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UW–Madison project combines art, policy and science to create plant-based plastics and benefit marginalized communities

October 17, 2023 By Chris Hubbuch
On a laboratory bench, a glass beaker with a round bottom holds a brown liquid and sits on a wooden coaster.

Shown here in a glass beaker, lignin — a complex substance that makes plants strong — could provide an alternative to petroleum-derived chemicals like benzene, toluene and xylenes that serve as building blocks for plastics, biofuels and solvents as well as drugs and food additives. Photo by: CHELSEA MAMMOT

A team led by University of Wisconsin–Madison scholars has a plan to turn paper mill waste into plant-based plastics, slashing greenhouse gas emissions and other pollution and creating economic opportunities in ways that benefit marginalized communities.

The U.S. Department of Energy has awarded $4 million to fund a collaboration between Wisconsin Energy Institute researchers, the National Renewable Energy Laboratory and industry partners. The work will leverage contributions from experts in bacteriology, chemistry, engineering, public policy and the arts.

An info graphic compares the greenhouse gas emissions of petroleum-derived nylon versus lignin-derived nylon. The lignin model shows a 70% reduction in greenhouse gas emissions over the plastic model.

The project aims to deliver 10 kilograms of plant-derived chemicals used to make molded plastic parts and textiles. By using lignin from poplar trees instead of petroleum, the process could reduce associated greenhouse gas emissions by more than 70%.

The goal is to turn a fibrous plant material called lignin into nylon — used to make textiles, carpets and molded plastic — for roughly the same cost as the petrochemical version but with only a fraction of the pollution that causes climate change.

If successful, the project will demonstrate the commercial viability of a lab-tested process that could be key to developing sustainable alternatives to fossil fuels and petrochemicals, says Shannon Stahl, a UW–Madison professor of chemistry who is leading the project.

A man wearing a sports coat and an Oxford button-down shirt stands in a brightly lit chemistry lab.

Shannon Stahl Photo By: JAMES RUNDE

“If you’re really going to replace petroleum with bio-based feedstocks, everything from plants has to be turned into value,” Stahl says. “The approach must be like petrochemicals, where everything from crude oil is turned into something of value. The goal is to adapt the petrochemical model to a biochemical context.”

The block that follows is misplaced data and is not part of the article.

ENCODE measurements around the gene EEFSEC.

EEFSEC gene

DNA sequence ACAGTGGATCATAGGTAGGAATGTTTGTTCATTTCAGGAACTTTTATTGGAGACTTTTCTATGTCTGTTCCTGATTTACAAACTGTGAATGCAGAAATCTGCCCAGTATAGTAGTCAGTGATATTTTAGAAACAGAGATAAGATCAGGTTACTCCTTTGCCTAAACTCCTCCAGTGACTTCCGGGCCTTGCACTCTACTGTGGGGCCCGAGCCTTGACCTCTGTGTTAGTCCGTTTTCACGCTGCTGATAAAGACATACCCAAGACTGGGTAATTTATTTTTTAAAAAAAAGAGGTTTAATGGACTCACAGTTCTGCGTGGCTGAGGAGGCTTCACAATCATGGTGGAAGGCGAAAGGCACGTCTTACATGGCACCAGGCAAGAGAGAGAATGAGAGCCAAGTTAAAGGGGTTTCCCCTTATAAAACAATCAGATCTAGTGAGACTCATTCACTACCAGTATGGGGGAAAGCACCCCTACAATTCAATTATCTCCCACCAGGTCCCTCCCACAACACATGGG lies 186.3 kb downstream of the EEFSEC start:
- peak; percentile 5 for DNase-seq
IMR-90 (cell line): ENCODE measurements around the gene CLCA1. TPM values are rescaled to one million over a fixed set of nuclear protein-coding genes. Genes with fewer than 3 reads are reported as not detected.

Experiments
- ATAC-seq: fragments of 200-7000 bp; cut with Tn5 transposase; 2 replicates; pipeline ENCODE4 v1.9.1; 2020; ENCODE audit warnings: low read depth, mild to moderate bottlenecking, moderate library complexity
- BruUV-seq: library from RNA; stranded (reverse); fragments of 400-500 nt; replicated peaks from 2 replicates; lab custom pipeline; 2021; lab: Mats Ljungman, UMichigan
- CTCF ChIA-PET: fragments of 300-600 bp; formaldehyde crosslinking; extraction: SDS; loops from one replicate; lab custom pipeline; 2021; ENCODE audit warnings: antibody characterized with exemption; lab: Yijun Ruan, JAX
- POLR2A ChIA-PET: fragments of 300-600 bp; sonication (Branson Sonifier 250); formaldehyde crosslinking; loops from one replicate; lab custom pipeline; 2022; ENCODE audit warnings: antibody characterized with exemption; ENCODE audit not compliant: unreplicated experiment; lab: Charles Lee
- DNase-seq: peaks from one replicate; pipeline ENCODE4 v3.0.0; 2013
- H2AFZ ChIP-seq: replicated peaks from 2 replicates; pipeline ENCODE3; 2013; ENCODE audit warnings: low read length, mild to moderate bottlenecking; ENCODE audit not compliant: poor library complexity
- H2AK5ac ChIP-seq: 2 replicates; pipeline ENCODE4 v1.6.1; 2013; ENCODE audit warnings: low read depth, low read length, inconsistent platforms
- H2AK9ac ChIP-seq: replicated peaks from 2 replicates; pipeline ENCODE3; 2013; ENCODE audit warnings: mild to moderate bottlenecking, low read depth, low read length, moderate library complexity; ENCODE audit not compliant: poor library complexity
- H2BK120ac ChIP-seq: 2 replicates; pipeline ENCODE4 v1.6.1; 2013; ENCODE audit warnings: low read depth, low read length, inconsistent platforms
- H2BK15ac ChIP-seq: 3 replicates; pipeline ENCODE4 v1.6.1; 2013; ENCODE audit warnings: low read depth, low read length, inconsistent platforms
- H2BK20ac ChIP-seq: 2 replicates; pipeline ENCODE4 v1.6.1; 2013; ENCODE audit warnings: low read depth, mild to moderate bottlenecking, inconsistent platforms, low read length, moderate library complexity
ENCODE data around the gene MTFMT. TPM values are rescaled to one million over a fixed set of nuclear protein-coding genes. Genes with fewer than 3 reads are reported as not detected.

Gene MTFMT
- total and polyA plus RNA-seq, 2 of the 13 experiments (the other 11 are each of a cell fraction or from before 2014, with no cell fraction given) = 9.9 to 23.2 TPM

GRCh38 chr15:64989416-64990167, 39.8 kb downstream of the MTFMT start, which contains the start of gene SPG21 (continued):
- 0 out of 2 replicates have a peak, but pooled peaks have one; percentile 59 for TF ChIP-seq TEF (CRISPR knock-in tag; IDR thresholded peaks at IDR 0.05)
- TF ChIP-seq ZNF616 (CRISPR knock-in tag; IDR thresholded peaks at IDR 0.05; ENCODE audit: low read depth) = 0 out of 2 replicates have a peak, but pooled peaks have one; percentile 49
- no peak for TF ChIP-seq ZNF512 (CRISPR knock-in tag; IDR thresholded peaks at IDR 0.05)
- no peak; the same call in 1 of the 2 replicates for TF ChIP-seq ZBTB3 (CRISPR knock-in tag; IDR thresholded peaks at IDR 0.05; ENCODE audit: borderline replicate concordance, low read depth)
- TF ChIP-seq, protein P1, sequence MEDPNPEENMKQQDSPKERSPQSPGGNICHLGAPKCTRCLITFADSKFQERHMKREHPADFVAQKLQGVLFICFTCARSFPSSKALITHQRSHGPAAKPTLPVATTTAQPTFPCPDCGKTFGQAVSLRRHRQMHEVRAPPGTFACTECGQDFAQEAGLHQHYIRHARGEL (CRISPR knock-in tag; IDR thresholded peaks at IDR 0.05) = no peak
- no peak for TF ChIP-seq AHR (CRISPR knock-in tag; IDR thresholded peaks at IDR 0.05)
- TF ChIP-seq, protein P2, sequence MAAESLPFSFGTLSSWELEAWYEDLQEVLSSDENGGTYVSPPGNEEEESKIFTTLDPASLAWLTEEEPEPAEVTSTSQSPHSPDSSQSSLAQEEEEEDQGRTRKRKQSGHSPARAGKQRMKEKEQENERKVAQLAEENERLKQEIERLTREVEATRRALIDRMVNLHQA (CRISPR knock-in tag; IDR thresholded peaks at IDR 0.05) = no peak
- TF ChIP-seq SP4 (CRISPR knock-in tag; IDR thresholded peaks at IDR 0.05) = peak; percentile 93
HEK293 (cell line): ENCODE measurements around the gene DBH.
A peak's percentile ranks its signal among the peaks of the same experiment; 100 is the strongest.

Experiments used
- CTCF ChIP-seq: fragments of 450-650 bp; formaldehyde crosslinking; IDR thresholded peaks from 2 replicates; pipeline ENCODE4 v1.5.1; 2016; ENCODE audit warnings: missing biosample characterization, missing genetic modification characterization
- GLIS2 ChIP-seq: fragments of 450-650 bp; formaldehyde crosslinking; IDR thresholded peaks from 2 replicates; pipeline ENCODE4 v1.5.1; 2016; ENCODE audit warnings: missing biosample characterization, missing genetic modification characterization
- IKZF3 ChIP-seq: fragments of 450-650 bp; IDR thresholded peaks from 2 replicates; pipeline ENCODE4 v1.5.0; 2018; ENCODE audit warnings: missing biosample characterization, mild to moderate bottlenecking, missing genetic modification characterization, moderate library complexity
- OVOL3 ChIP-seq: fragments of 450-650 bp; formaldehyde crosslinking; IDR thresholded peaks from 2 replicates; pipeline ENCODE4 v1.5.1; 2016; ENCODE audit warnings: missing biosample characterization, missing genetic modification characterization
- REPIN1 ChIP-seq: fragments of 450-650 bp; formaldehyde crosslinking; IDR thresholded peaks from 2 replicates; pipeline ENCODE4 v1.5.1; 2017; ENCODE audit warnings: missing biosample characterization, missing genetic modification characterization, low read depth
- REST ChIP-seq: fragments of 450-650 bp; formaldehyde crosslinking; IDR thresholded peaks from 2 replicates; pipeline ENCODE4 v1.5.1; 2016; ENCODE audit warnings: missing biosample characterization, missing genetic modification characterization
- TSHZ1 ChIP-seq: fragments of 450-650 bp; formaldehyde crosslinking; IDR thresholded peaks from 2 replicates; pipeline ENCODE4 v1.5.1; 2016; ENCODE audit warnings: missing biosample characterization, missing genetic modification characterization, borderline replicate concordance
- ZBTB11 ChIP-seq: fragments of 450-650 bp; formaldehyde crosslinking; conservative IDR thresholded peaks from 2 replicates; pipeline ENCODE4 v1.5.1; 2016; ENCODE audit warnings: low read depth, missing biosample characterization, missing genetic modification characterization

But the project aims to go far beyond the engineering challenges by incorporating a plan to collaborate with communities disproportionately affected by pollution, climate change and economic hardship.

Morgan Edwards, professor of public policy and leader of the Climate Action Lab, will work with researchers at NREL to develop screening tools to guide the siting of biomass processing facilities in ways that ensure equitable distribution of both the benefits and burdens of energy infrastructure.

A photo portrait of a woman taken outside in a garden setting

Morgan Edwards,

“With this project, we have a new opportunity to center equity and community benefits early in the technology development process,” Edwards says. “We are designing interactive tools to quantify the direct benefits here in Wisconsin and throughout the U.S. and creating a blueprint for actively involving communities in identifying pilot sites for new, low-carbon products and infrastructure.”

In addition, art professor Darcy Padilla will photograph the scientists, communities and environments connected to the project.

A woman sits for a photo portrait.

Darcy Padilla Photo by: DARCY PADILLA

Padilla, who has documented the impacts of a coal-fired power plant on Native American communities in Arizona and of hydraulic fracking in North Dakota, says she is eager to work at the intersection of climate change, science and one of Wisconsin’s core industries, paper, which has seen more than a dozen mill closures over the past three decades, wiping out more than 21,000 jobs.

“Science is made by people, and it affects people,” Padilla says. “It’s usually the affected community that I’m looking at. With this project, it’s intriguing to see different facets at different places — to see it from a science perspective, to see where communities are right now, the possible impact on communities.”

The grant is one of five awarded by DOE’s Bioenergy Technologies Office as part of an initiative to advance the production of affordable biofuels and biochemicals that can reduce greenhouse gas emissions and help slow climate change.

Learn more about the project by reading the full story at the Wisconsin Energy Institute.